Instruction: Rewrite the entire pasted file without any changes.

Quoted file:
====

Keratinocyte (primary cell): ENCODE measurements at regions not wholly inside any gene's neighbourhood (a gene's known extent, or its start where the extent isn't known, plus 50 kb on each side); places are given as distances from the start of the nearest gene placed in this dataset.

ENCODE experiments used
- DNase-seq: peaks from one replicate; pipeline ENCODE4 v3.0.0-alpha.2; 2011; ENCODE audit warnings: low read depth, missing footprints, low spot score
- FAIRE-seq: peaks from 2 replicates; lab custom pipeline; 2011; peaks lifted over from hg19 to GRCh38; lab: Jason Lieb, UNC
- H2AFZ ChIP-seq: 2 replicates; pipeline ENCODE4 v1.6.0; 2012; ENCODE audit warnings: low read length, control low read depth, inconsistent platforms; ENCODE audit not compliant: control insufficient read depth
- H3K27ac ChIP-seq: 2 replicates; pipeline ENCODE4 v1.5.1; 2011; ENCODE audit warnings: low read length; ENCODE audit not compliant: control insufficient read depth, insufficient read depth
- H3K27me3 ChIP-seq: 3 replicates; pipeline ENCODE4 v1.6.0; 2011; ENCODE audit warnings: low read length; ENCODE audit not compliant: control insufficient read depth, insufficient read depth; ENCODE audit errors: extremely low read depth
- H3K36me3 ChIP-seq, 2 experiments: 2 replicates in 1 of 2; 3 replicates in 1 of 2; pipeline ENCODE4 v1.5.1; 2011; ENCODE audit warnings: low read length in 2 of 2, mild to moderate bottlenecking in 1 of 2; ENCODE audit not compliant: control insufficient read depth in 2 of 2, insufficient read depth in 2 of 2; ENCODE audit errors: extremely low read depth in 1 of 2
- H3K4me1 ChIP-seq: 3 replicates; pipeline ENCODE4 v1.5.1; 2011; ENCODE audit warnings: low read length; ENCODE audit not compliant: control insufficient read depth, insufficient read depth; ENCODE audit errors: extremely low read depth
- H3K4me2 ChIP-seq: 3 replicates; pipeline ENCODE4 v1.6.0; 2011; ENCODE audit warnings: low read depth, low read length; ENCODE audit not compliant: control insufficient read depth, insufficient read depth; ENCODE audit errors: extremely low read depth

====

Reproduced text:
Keratinocyte (primary cell): ENCODE measurements at regions not wholly inside any gene's neighbourhood (a gene's known extent, or its start where the extent isn't known, plus 50 kb on each side); places are given as distances from the start of the nearest gene placed in this dataset.

ENCODE experiments used
- DNase-seq: peaks from one replicate; pipeline ENCODE4 v3.0.0-alpha.2; 2011; ENCODE audit warnings: low read depth, missing footprints, low spot score
- FAIRE-seq: peaks from 2 replicates; lab custom pipeline; 2011; peaks lifted over from hg19 to GRCh38; lab: Jason Lieb, UNC
- H2AFZ ChIP-seq: 2 replicates; pipeline ENCODE4 v1.6.0; 2012; ENCODE audit warnings: low read length, control low read depth, inconsistent platforms; ENCODE audit not compliant: control insufficient read depth
- H3K27ac ChIP-seq: 2 replicates; pipeline ENCODE4 v1.5.1; 2011; ENCODE audit warnings: low read length; ENCODE audit not compliant: control insufficient read depth, insufficient read depth
- H3K27me3 ChIP-seq: 3 replicates; pipeline ENCODE4 v1.6.0; 2011; ENCODE audit warnings: low read length; ENCODE audit not compliant: control insufficient read depth, insufficient read depth; ENCODE audit errors: extremely low read depth
- H3K36me3 ChIP-seq, 2 experiments: 2 replicates in 1 of 2; 3 replicates in 1 of 2; pipeline ENCODE4 v1.5.1; 2011; ENCODE audit warnings: low read length in 2 of 2, mild to moderate bottlenecking in 1 of 2; ENCODE audit not compliant: control insufficient read depth in 2 of 2, insufficient read depth in 2 of 2; ENCODE audit errors: extremely low read depth in 1 of 2
- H3K4me1 ChIP-seq: 3 replicates; pipeline ENCODE4 v1.5.1; 2011; ENCODE audit warnings: low read length; ENCODE audit not compliant: control insufficient read depth, insufficient read depth; ENCODE audit errors: extremely low read depth
- H3K4me2 ChIP-seq: 3 replicates; pipeline ENCODE4 v1.6.0; 2011; ENCODE audit warnings: low read depth, low read length; ENCODE audit not compliant: control insufficient read depth, insufficient read depth; ENCODE audit errors: extremely low read depth